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Measuring arsenic in Bangladesh's rice crops

July 14, 2016

AMHERST, Mass. - Naturally-occurring arsenic in Bangladesh's groundwater has been identified as one of the world's great humanitarian disasters, with millions people at risk of cancers and other diseases from drinking water and eating rice irrigated with contaminated water. Now University of Massachusetts Amherst analytical chemist Julian Tyson and his student Ishtiaq "Rafi" Rafiyu are partnering with Chemists Without Borders (CWB) to develop a low-cost, easy-to-use test kit to measure arsenic in Bangladesh's rice supply, offering consumers information on exposure.

Tyson says, "One of the first steps in trying to make a difference and help people avoid this exposure has been to increase access to detection and remediation of arsenic-contaminated water, and many non-governmental organizations have been active for years in this area. Our current rice project with CWB builds on earlier work to develop a really low-cost procedure for testing water for arsenic. We hope our contribution to CWB's program of measurement and education will create more awareness and help make a significant difference to the people of Southeast Asia in the long run."

Tyson's analytical chemistry laboratory has for many years assisted environmental scientists and other chemists with tests for potentially harmful compounds of lead, cadmium, chromium, selenium and arsenic in soil and water. Last year, CWB approached the UMass Amherst lab to develop a simple, low-cost test for arsenic in rice, based on the groundwater test.

CWB president Ray Kronquist says the idea is not only to provide an accurate and reliable kit, but to teach chemistry students in Bangladesh who have access to a basic lab at the Asian University for Women (AUW) in Chittagong, to use it. These young interns will then provide arsenic exposure information and education on protective measures such as extra washing or choosing different varieties to local farmers, families, merchants and consumers.

Tyson recalls, "By an amazing coincidence, just a couple of weeks after the CWB request came in, a student approached me and asked if I had an independent study project for him in the spring semester. I always want to encourage that, and it turns out that Rafi is not only from Bangladesh, he grew up in Chittagong. He was the ideal person for the job, and I soon asked him to join the CWB project."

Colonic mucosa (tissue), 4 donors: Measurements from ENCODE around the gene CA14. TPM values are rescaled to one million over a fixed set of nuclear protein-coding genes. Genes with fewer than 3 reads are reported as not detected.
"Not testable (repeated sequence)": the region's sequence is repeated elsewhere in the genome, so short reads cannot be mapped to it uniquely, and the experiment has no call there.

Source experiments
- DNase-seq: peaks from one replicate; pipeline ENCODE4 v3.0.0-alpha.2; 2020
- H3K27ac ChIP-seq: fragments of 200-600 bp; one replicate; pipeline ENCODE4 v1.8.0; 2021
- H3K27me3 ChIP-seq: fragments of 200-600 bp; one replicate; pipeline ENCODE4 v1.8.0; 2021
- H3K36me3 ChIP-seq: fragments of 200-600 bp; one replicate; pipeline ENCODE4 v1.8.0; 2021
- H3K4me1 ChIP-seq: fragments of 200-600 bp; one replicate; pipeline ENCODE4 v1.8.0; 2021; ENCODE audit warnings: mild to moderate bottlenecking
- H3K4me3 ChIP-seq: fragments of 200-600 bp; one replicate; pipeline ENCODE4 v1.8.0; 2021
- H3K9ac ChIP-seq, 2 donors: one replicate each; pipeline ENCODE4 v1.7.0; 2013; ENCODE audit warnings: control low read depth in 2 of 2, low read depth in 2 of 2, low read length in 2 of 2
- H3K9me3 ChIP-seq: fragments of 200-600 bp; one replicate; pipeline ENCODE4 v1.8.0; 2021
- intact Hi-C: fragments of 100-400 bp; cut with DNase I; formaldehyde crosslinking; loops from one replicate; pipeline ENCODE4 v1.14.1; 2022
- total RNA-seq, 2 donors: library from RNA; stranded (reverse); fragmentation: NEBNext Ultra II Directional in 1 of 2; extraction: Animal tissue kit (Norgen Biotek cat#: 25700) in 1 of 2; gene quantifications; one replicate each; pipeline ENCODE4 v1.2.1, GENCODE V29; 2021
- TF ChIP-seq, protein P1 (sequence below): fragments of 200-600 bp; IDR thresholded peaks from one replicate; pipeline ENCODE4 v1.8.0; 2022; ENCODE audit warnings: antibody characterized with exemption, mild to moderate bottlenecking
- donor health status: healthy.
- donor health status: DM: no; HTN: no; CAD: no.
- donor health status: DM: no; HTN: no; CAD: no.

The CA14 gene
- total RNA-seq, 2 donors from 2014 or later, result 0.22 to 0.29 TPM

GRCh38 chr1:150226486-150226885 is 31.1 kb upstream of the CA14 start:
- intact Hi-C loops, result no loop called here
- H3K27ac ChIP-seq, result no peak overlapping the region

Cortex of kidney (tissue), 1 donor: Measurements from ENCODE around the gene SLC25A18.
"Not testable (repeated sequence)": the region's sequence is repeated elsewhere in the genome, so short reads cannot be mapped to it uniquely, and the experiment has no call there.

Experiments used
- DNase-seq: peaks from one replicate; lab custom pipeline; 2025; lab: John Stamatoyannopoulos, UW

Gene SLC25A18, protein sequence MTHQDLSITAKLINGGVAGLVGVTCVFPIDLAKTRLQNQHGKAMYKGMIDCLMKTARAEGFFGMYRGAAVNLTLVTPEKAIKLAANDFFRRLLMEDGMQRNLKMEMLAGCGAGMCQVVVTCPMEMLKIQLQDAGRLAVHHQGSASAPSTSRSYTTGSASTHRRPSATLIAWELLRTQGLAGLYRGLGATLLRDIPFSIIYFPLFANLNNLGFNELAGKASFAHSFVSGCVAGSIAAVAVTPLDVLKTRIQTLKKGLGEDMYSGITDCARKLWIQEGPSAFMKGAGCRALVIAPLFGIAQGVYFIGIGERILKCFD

Rafiyu is now a summer intern supported by the Juanita F. Bradspies Fund for Undergraduate Research in Chemistry and will spend this summer conducting experiments to adapt an existing arsenic water test kit for testing rice samples. He and Tyson hope that by September or early fall, CWB will be able to use the adapted test kit at the AUW in Chittagong.

One of the key challenges in testing rice instead of water is that starch in the grain interferes with the reaction. One approach is to modify the chemistry by replacing zinc, the hydride-generation reagent, with borohydride. However, when Rafiyu adds this to the powdered rice paste, the reaction is extremely vigorous and must be slowed to detect any arsenic present.

Tyson and Rafiyu estimate that it will take scores of experiments to identify the optimum combination of reagent, concentrations and reaction conditions. Once that is solved, they plan to replace what is now a naked-eye evaluation of color on the arsenic test strip with a method that creates a digital image, for example with a cell phone camera, for analysis.

Once they put a new kit into the hands of the college interns in Bangladesh, CWB will help them to develop presentations about the health hazards of arsenic in rice at high schools and community centers. It is hoped that the young "agents of change" there can bring awareness and education to help people reduce their exposure. Tyson notes, "We need to address the problems at the village level, and the place to start is with accurate chemical measurement."

In communities with a high arsenic concentration in the water, the interns may try to connect people with organizations that can help the communities transition to safe water, for example. Tyson says different water levels or aquifers have different arsenic contamination, and it is often possible to find a shallower or a deeper one that is relatively free of arsenic. Using that water to irrigate rice can reduce arsenic contamination, as can rinsing rice before cooking, and cooking in excess water. Armed with local test results, consumers can make informed decisions about reducing arsenic intake, especially by infants and small children.

Tyson notes that current scientific thinking is that no arsenic exposure or intake is safe, but an "acceptable risk threshold" of 1 in 10,000 for an arsenic-induced cancer is generally viewed as sensible and achievable. This would correspond to a concentration of 100 parts per billion (ppb) in rice, based on modest consumption by an adult. "That's the equivalent of a grain of rice in about a quarter of a ton of rice," he notes. "Arsenic compounds are extremely toxic."

The analytical chemist hopes that government agencies around the world will step forward as the U.S. Food and Drug Administration did recently when it established a limit of 100 ppb for inorganic arsenic in baby rice cereal. "We need to extend that to all rice, which I believe should be labeled as to its arsenic content. Although the situation in Asia is serious, arsenic does occur in quite high concentrations in rice grown right here in the USA," he says.
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University of Massachusetts at Amherst

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